Tip: If the Airstream Owner’s Manual is missing, you’ve lost it, or you’ve purchased a pre-owned Airstream and the manual was not included by the owner, Airstream, Inc. has a solution. They’ve posted the manuals for every year and every model here: https://www.airstream.com/owners/manuals/
This site has How to Videos made by Airstream service center staff, as well as answers to FAQs. It’s organized by product type (trailer or motorhome) and model, which makes it easy to find the videos and answers for your specific Airstream.
Admittedly the FAQs are minimal. If you don’t find the answer you’re looking for, click the blue “Support” button on the bottom right of the page and type in your question. You'll get a bunch of possible help topics. If none of those match, you can send a message to Airstream service staff.
3. Airstream factory customer support line: 937-596-6111
This is the phone number to reach Airstream-employed product experts and service technicians. I recommend adding it to your phone contacts so when you need it, you've got it.
4. The Airstream Parts Book
Every year for decades, Airstream has put out a book of parts used in each product. It's well-organized and laid out by section, with drawings that indicate the location of the specific part, as well as the part number.
If you are looking for a specific replacement part, this book is a goldmine!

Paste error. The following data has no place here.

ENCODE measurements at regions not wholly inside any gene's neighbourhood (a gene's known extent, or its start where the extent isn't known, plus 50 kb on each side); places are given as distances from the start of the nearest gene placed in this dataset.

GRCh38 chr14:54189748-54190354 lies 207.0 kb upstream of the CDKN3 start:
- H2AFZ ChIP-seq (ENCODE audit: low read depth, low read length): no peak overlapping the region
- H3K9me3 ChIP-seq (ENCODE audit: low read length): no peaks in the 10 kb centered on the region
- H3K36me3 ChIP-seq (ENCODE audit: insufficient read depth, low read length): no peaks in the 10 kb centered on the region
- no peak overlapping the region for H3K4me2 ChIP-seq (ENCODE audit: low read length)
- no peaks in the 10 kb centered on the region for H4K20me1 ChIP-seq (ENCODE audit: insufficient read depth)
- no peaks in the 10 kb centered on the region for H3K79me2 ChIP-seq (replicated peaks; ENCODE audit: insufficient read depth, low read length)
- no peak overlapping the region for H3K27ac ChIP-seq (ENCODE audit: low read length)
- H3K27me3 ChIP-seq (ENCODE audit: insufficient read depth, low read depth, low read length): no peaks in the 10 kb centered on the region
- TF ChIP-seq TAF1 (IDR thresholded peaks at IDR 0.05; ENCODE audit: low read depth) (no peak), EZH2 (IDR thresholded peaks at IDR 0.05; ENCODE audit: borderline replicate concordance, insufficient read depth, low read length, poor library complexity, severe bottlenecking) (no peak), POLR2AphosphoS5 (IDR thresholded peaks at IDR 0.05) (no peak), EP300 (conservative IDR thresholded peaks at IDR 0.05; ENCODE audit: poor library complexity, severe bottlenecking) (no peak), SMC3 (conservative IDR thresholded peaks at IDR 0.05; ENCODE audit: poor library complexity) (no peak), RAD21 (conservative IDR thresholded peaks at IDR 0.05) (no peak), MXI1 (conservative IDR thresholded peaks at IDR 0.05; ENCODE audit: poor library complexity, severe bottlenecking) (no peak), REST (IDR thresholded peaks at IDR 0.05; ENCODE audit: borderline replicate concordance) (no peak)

You can view or download Parts Books dating back to 1964 HERE. Enter your product name and year.
5. Your local Airstream Club unit and region
I wrote a recent blog about the benefits of joining a local Airstream Club unit. One of them is that you can learn about Airstream maintenance and repair tips from workshops given at unit rallies, and unit members themselves.
Getting tips and DIY recommendations from experienced Airstreamers is a good way to build relationships with unit members, and these people often become a go-to resource for questions and sticky maintenance issues. Ask around for the do-it-yourselfers in your unit and you’ll quickly be introduced to the trusted person who has been vetted by unit members as giving sound advice.
6. Airstream’s Document Archive
This archive is both informative and historically interesting. Search or sort by model and year (back to 1930!) to find floor plans and specifications, as well as historic articles and photographs.
When Airstreamers ask us about vintage parts, we send them to Vintage Trailer Supply. Expanded several years ago, this online supply company also has a bricks and mortar store in Sante Fe, New Mexico.
Why aren't there any online forums, Facebook groups, or Instagrammers on this list?
Simply put: it’s a crapshoot whether the information you get online is accurate or not. When we review conversation threads, we find about half of the advice being given is just plain wrong.
Stick with advice from credible sources like Airstream, Inc., RVers who are experts in specific fields (for example, Cherie Ve Ard and Chris Dunphy at RV Mobile Internet), and people you trust.
Our best advice for online forums is to use caution. Evaluate what you read or watch on YouTube using logic and common sense. And don’t take advice from some random Airstreamer without verifying its accuracy first. What you save by getting "free" advice could cost you a lot more in compromised safety or lost dollars down the road.